A few weekends ago, we had a mid-summer retreat. We discussed what we’d done so far – the challenges and successes we’d each had, and what we planned to do for the remainder of our placement. These exercises were useful for sharing ideas and approaches, as well as for organizing the hundreds of thoughts zooming around in my head into a realistic work plan. It was also extremely motivating to hear about all the small successes that all the volunteers have had, and realizing the effect of the summation of each of these seemingly tiny contributions.

Out of the three-day retreat we had one day for pure relaxation and fun. We chartered a tro-tro and headed 4 hours south to Kintampo. Kintampo is famous for the Kintampo Falls just outside the town. However, we first headed to the lesser known Fuller Falls. It was like discovering a secret garden – a rocky staircase leading down to a secluded area with low stone walls separating little stone sitting areas, under the canopy of towering trees, with the sounds of rushing water loudening as you approached. The staircase falls look like they were perfectly carved out of the earth. We spent several hours there, swimming at the base, climbing up the rocky steps of the falls, and generally just enjoying the beautiful scenery and each other’s company.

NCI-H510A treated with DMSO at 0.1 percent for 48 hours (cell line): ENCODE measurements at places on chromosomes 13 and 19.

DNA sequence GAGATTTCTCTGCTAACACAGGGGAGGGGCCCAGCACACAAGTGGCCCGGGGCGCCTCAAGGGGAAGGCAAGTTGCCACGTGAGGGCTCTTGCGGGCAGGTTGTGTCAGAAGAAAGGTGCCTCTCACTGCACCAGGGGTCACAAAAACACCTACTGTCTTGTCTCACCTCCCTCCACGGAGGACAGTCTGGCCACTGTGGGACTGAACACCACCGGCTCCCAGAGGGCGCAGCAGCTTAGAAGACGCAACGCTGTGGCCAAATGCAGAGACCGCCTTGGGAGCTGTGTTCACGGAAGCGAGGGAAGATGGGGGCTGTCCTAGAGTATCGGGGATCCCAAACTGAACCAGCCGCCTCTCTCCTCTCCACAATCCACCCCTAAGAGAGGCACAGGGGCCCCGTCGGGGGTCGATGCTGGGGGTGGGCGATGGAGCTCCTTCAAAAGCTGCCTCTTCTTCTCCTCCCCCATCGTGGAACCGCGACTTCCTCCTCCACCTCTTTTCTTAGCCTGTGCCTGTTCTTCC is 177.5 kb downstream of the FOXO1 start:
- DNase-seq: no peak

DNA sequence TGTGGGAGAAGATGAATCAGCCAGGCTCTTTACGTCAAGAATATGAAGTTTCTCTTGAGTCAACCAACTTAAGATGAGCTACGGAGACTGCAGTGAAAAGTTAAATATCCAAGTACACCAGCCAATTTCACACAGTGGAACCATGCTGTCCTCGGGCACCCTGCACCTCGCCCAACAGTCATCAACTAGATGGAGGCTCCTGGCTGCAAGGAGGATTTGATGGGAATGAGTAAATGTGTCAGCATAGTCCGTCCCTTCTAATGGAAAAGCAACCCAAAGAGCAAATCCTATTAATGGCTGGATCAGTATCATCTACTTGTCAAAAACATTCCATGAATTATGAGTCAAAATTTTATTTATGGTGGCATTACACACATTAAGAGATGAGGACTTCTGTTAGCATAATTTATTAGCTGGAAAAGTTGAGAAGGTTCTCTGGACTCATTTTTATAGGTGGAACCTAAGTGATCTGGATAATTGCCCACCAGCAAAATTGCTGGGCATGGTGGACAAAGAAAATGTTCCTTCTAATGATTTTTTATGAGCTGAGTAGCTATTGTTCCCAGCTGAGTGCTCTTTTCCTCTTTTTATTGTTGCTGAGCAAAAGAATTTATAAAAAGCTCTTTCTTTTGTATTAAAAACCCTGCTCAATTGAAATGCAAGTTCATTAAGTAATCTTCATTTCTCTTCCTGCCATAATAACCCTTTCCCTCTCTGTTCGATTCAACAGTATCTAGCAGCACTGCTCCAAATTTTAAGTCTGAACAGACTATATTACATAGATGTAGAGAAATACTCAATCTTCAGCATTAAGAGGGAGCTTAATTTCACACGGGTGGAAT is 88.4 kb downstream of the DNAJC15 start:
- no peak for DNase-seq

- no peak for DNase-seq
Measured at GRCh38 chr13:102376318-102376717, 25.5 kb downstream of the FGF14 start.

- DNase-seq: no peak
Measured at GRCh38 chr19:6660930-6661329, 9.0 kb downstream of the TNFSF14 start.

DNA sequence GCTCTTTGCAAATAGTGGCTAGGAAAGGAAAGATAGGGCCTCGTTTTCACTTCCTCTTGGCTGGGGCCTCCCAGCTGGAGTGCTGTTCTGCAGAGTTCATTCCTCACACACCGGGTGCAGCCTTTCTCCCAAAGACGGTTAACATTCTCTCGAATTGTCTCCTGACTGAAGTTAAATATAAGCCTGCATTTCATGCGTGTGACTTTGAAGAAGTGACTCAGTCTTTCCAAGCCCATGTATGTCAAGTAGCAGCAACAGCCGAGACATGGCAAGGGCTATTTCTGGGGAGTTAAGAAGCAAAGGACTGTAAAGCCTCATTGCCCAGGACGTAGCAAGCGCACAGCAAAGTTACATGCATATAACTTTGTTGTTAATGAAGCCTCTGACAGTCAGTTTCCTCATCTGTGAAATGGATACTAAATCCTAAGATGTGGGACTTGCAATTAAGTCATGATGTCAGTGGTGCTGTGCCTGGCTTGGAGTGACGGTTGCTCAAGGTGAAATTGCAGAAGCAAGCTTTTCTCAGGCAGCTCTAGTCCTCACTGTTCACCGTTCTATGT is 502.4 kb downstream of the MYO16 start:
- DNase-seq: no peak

Fuller Falls

The Secret Garden

Kintampo Falls